Second, supermarkets need to improve their data collection, monitoring and reporting on gender issues that go beyond social audits. Companies should ensure supply chain mapping and social audits collect gender information – one important data is gender-aggregated wage information between male/female workers in their supply chains. This will allow the  company to demonstrate that they are serious about closing the gender wage gap and have credible evidence to monitor progress.

3. Promote women's organizing

Third, supermarkets should actively commit to and promote women’s ability to organize themselves. In many countries, joining unions and worker organizing is still illegal and discouraged. An ETI/ILO survey has shown that where supply chain workers organize in trade unions, they can dramatically boost their wages and cut working hours.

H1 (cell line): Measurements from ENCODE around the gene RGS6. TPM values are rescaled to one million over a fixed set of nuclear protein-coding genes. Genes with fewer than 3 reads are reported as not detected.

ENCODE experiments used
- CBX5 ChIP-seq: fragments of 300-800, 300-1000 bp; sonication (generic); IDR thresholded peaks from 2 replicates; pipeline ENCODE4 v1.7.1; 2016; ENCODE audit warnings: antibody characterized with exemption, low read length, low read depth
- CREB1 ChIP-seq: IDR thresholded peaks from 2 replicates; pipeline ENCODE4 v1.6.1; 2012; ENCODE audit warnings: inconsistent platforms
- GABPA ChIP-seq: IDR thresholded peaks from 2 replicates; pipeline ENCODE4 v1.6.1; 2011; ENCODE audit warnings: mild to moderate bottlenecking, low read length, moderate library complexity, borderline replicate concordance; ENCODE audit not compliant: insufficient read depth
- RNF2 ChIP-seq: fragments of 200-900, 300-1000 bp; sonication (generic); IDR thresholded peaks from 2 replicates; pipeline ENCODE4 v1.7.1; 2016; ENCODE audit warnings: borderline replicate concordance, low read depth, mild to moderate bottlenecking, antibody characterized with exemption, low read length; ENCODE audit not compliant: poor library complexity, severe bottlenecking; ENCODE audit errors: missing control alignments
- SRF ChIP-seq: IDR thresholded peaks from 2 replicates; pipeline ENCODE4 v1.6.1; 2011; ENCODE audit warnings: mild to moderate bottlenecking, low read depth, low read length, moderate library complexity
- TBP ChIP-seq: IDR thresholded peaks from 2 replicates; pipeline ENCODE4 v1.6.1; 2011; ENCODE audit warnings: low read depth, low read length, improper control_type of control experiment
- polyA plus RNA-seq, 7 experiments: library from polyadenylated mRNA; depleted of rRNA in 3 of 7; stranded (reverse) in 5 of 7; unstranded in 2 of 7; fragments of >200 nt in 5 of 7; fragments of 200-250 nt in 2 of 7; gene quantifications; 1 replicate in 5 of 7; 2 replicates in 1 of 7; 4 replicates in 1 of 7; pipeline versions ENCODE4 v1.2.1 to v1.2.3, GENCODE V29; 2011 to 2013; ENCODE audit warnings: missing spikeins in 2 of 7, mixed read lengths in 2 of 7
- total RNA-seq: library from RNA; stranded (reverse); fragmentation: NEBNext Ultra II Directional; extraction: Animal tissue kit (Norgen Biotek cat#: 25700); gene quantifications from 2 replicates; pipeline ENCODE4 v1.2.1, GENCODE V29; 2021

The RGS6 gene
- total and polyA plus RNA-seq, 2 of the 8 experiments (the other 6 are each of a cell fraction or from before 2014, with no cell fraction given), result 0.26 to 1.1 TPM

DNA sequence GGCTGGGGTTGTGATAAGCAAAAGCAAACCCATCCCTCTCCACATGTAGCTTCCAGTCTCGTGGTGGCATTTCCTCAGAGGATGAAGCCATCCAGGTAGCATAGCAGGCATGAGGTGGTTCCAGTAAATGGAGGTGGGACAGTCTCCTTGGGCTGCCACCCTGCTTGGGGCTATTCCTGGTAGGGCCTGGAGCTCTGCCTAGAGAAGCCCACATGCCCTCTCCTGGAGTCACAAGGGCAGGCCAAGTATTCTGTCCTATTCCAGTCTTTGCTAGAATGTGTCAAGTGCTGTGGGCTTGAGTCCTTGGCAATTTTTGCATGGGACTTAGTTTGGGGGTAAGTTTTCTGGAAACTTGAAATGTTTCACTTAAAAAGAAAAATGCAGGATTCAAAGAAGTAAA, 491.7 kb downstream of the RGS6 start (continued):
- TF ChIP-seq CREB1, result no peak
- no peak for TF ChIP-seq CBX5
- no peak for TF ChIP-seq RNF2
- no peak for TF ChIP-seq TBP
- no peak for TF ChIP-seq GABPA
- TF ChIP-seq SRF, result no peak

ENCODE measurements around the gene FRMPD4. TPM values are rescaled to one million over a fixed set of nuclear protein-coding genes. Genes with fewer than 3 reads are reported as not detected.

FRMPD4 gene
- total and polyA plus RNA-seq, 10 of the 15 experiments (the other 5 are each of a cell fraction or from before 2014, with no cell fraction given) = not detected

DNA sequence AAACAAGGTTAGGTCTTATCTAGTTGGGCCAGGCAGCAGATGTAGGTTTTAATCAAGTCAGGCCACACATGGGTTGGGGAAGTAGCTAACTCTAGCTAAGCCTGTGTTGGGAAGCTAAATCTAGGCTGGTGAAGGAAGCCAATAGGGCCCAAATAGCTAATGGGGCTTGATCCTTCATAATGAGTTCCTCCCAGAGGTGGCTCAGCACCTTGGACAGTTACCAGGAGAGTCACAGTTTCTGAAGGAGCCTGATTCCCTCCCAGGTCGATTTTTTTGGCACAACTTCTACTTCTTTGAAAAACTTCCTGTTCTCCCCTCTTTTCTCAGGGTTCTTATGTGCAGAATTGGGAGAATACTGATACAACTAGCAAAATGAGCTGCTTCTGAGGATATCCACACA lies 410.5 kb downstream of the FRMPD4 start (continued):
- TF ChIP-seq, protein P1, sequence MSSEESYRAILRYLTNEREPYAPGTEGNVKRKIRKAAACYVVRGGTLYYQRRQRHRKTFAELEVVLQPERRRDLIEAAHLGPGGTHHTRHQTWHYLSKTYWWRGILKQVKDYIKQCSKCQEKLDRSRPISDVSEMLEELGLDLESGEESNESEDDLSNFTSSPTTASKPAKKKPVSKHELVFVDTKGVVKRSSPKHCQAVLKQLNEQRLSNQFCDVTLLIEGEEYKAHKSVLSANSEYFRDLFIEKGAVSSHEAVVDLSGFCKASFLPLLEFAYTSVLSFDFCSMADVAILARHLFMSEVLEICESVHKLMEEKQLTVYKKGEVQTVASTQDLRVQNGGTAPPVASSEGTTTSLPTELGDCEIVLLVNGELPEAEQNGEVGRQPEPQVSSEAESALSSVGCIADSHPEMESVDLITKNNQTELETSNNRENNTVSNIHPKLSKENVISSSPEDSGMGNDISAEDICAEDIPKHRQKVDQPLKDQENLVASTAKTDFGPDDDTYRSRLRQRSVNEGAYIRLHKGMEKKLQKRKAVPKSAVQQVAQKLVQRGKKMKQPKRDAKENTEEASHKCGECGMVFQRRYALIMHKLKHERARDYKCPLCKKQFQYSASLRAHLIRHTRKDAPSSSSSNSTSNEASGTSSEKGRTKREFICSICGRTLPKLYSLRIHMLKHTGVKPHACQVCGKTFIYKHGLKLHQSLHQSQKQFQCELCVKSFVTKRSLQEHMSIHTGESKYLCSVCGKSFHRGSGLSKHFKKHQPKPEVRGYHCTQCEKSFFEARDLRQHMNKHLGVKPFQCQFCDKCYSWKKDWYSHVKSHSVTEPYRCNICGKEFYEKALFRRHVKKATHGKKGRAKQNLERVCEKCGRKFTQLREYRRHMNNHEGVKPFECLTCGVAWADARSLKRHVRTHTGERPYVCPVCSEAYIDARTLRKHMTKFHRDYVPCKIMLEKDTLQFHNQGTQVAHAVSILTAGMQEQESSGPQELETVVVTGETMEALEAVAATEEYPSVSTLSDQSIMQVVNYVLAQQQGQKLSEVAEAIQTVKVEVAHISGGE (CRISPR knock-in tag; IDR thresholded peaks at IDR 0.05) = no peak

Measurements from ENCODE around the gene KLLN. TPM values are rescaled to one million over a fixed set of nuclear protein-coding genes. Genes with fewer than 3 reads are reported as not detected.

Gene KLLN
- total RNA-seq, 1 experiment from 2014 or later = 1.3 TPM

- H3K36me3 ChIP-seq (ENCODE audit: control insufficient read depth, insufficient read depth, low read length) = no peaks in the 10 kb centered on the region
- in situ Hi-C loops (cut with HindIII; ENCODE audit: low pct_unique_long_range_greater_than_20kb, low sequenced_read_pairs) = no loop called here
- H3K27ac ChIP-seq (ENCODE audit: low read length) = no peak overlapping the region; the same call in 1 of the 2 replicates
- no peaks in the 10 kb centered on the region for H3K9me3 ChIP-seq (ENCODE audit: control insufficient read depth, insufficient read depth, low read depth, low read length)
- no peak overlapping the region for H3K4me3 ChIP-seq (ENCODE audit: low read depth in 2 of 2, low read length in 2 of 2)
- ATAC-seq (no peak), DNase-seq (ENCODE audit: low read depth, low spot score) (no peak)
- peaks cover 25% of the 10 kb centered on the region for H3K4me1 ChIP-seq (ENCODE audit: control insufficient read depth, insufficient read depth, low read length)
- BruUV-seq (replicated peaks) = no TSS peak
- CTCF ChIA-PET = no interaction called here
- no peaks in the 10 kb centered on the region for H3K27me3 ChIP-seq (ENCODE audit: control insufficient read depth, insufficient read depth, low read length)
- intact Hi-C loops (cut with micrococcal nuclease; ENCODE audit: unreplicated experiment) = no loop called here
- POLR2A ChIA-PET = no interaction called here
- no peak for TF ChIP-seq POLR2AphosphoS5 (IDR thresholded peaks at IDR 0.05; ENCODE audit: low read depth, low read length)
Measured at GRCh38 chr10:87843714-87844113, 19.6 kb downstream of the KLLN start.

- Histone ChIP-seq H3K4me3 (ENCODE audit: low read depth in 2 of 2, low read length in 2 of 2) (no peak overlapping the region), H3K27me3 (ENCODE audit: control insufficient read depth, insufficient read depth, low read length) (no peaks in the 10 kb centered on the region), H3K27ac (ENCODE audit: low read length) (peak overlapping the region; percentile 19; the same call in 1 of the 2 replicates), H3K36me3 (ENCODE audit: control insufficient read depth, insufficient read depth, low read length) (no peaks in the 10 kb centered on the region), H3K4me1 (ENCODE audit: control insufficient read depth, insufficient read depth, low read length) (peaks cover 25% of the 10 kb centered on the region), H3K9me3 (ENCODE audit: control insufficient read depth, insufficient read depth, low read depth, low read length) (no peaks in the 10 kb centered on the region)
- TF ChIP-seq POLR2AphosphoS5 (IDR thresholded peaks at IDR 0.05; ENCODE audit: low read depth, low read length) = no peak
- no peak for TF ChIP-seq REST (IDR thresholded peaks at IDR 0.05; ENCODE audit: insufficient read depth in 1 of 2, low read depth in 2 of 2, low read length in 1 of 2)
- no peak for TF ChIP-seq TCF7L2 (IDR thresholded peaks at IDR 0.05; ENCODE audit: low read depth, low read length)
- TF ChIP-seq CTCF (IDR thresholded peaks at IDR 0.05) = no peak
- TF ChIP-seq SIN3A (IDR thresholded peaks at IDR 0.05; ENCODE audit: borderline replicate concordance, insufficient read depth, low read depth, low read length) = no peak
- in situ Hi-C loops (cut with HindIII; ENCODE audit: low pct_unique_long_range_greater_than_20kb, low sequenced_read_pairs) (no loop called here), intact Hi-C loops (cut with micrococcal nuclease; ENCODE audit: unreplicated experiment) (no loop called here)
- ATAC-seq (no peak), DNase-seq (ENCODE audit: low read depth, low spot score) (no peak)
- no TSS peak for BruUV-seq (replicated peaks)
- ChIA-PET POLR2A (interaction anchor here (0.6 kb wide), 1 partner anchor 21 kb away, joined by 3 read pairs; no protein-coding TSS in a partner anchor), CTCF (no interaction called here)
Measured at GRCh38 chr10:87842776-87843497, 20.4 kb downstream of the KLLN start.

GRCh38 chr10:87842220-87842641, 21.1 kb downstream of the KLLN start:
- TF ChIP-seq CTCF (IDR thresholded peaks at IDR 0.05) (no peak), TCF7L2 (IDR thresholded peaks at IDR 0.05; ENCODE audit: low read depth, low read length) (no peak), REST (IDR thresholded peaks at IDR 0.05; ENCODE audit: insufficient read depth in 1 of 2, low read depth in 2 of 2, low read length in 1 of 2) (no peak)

Women workers should be encouraged to participate and engage in leadership positions in unions. If the country’s labor laws are not conducive to worker organizing, supermarkets should actively leverage their influence to engage with national governments to improve regulations that will systematically benefit workers in their global supply chains.

4. Collaborate

Finally, collaboration is a critical success factor. Supermarkets alone cannot eliminate gender injustice but should work with others to make further progress. Several levels of collaboration are needed:

  • Collaborate with workers’ organizations in order to learn more about workers’ experiences;
  • Collaborate with women’s organizations to sharpen the focus on women’s issues;